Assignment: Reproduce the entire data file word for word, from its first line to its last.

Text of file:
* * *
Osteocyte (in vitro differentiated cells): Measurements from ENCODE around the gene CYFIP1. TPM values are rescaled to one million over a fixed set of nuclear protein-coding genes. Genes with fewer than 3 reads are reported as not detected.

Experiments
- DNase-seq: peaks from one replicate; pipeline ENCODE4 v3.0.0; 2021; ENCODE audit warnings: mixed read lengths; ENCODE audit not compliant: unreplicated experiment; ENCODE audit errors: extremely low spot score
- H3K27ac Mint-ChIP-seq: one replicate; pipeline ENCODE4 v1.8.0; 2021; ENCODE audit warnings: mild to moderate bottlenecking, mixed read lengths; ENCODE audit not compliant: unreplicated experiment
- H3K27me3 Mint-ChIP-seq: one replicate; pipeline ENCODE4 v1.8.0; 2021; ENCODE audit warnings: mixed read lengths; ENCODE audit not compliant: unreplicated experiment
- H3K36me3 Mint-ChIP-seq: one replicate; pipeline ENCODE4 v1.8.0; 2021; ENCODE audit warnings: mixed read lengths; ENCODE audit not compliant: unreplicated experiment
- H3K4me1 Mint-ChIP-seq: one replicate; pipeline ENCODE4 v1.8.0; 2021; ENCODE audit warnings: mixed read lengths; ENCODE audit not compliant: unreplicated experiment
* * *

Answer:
Osteocyte (in vitro differentiated cells): Measurements from ENCODE around the gene CYFIP1. TPM values are rescaled to one million over a fixed set of nuclear protein-coding genes. Genes with fewer than 3 reads are reported as not detected.

Experiments
- DNase-seq: peaks from one replicate; pipeline ENCODE4 v3.0.0; 2021; ENCODE audit warnings: mixed read lengths; ENCODE audit not compliant: unreplicated experiment; ENCODE audit errors: extremely low spot score
- H3K27ac Mint-ChIP-seq: one replicate; pipeline ENCODE4 v1.8.0; 2021; ENCODE audit warnings: mild to moderate bottlenecking, mixed read lengths; ENCODE audit not compliant: unreplicated experiment
- H3K27me3 Mint-ChIP-seq: one replicate; pipeline ENCODE4 v1.8.0; 2021; ENCODE audit warnings: mixed read lengths; ENCODE audit not compliant: unreplicated experiment
- H3K36me3 Mint-ChIP-seq: one replicate; pipeline ENCODE4 v1.8.0; 2021; ENCODE audit warnings: mixed read lengths; ENCODE audit not compliant: unreplicated experiment
- H3K4me1 Mint-ChIP-seq: one replicate; pipeline ENCODE4 v1.8.0; 2021; ENCODE audit warnings: mixed read lengths; ENCODE audit not compliant: unreplicated experiment